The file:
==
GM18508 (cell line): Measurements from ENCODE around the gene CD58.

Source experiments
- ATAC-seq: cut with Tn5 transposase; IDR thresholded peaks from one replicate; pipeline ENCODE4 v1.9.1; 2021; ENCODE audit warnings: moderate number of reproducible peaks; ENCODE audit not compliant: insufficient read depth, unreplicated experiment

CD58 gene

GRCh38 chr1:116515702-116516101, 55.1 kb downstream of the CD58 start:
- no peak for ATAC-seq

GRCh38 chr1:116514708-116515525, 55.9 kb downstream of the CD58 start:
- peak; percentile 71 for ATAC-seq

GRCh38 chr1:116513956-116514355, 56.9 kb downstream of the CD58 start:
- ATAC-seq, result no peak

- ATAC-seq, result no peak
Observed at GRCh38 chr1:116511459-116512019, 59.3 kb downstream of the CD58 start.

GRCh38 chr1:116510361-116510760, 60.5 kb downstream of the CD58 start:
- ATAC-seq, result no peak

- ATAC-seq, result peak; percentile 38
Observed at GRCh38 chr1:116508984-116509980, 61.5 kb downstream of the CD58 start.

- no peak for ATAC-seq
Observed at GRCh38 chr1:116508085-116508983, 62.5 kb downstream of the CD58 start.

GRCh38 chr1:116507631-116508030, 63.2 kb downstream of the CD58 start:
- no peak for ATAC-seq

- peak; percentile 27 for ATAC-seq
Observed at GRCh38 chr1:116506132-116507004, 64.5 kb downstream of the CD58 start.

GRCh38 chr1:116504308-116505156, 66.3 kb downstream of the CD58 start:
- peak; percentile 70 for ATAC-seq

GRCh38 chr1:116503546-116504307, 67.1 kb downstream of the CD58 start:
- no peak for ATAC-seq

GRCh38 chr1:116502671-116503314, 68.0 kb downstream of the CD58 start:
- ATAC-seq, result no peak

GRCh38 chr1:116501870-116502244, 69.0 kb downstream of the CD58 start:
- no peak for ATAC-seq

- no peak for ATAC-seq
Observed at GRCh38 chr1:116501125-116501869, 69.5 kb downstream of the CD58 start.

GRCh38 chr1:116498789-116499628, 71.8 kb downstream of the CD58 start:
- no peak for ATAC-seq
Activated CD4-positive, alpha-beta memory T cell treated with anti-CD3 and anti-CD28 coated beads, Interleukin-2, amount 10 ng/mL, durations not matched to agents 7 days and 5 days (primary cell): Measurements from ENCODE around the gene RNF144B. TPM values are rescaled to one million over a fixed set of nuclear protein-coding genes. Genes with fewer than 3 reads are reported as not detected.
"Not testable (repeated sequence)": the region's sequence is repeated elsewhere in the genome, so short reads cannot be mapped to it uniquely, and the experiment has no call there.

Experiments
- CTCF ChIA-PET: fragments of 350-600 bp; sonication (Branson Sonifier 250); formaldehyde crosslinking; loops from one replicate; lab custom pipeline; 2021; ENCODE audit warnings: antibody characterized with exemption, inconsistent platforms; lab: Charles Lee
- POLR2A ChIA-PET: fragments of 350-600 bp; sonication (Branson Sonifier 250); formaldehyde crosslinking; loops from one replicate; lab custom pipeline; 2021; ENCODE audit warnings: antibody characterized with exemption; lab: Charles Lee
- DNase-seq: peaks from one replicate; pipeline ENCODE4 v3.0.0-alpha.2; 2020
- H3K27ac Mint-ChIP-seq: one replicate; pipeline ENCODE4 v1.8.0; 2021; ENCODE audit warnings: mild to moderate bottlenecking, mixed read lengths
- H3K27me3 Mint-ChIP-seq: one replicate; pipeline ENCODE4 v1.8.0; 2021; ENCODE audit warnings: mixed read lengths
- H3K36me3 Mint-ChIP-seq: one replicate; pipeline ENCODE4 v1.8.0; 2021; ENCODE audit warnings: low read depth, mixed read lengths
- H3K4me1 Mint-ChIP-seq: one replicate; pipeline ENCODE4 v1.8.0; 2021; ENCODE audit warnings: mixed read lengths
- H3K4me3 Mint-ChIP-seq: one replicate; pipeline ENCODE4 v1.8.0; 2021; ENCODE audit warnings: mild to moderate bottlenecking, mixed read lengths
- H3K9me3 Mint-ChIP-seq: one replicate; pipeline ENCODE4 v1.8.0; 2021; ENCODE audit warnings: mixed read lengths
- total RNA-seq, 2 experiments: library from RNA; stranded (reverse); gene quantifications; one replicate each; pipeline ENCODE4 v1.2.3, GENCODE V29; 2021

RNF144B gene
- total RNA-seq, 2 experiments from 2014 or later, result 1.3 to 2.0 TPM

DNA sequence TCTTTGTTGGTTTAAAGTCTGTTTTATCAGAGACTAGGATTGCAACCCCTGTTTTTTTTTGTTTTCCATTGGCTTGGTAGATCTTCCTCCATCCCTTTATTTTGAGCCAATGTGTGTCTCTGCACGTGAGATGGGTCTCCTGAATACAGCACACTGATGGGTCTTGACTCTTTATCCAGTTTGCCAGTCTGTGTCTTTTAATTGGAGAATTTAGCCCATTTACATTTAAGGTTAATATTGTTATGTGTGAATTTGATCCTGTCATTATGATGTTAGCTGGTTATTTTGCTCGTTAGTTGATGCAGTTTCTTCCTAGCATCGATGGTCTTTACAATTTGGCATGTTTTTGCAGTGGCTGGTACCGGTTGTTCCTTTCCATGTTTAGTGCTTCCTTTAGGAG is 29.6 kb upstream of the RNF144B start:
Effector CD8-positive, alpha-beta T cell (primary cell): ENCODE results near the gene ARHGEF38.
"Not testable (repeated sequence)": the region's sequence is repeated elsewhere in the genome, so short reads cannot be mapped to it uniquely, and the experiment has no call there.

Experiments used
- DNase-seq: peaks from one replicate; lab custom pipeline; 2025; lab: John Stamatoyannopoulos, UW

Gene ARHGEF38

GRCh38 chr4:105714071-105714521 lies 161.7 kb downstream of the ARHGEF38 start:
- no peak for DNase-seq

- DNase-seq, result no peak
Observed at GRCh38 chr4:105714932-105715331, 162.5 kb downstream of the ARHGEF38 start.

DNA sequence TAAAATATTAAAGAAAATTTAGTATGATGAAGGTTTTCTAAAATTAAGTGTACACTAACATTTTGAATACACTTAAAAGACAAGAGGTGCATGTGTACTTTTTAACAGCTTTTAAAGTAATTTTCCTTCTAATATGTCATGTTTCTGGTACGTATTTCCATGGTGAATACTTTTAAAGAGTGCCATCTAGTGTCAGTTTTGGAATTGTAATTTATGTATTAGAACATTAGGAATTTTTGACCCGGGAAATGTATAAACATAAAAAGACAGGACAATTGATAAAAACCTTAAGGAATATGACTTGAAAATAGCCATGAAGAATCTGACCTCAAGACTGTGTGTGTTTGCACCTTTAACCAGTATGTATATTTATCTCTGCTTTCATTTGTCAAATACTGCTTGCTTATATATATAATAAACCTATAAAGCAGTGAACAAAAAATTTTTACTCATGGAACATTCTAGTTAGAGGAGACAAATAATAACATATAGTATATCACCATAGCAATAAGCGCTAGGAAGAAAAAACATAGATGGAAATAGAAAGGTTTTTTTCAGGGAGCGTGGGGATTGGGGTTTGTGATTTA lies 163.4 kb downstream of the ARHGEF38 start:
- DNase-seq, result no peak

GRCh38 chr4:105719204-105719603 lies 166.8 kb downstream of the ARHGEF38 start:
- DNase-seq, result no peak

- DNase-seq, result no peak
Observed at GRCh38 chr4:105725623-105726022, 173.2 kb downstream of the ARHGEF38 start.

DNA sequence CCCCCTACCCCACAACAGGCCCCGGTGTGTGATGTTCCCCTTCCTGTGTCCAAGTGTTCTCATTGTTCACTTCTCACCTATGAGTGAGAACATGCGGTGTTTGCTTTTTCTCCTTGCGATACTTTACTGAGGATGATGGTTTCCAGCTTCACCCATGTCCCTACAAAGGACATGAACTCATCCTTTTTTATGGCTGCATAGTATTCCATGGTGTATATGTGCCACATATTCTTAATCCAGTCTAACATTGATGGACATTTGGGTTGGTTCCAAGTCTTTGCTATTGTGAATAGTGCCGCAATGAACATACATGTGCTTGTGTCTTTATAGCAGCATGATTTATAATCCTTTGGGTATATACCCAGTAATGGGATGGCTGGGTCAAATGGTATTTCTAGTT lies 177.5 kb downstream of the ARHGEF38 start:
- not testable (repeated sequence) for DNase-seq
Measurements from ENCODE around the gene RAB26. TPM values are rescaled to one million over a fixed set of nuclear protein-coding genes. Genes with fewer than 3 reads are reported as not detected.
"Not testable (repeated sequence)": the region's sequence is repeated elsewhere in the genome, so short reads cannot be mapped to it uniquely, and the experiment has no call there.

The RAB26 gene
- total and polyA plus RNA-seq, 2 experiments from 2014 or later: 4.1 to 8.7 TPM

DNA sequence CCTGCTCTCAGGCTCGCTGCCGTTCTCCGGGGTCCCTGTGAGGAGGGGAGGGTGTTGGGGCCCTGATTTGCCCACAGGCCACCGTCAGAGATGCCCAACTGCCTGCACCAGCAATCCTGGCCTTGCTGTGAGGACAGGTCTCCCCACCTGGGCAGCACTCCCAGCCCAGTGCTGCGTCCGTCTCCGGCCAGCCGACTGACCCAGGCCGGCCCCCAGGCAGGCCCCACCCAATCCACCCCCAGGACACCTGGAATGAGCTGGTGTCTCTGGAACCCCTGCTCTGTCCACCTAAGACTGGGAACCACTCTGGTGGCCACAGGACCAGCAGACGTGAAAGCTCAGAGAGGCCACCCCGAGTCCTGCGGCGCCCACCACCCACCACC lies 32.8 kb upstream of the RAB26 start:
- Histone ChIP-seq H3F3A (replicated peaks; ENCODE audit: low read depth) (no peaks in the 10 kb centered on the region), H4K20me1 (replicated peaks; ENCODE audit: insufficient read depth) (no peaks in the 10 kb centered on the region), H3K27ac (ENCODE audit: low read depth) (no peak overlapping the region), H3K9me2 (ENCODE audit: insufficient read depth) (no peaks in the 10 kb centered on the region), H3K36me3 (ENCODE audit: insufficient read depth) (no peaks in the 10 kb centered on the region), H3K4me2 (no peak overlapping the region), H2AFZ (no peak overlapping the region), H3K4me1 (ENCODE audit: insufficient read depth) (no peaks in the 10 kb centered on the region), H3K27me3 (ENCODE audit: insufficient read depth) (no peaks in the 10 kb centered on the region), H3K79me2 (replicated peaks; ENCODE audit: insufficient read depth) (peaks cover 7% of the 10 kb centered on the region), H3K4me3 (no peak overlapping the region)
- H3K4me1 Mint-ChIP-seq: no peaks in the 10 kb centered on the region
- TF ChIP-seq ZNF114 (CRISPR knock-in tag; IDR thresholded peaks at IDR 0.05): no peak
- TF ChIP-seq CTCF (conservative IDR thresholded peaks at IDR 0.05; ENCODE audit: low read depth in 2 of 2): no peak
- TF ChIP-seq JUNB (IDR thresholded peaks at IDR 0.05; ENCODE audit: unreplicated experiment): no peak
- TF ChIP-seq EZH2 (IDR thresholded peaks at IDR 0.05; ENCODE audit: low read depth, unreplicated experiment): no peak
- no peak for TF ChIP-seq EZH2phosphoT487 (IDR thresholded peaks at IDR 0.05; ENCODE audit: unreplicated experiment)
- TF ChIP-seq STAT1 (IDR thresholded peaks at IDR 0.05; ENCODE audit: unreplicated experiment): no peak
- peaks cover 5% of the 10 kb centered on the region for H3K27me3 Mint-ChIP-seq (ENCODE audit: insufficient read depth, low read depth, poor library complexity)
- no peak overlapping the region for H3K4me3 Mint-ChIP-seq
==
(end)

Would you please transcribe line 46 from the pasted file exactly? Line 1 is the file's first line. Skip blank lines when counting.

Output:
- H3K9me3 Mint-ChIP-seq: one replicate; pipeline ENCODE4 v1.8.0; 2021; ENCODE audit warnings: mixed read lengths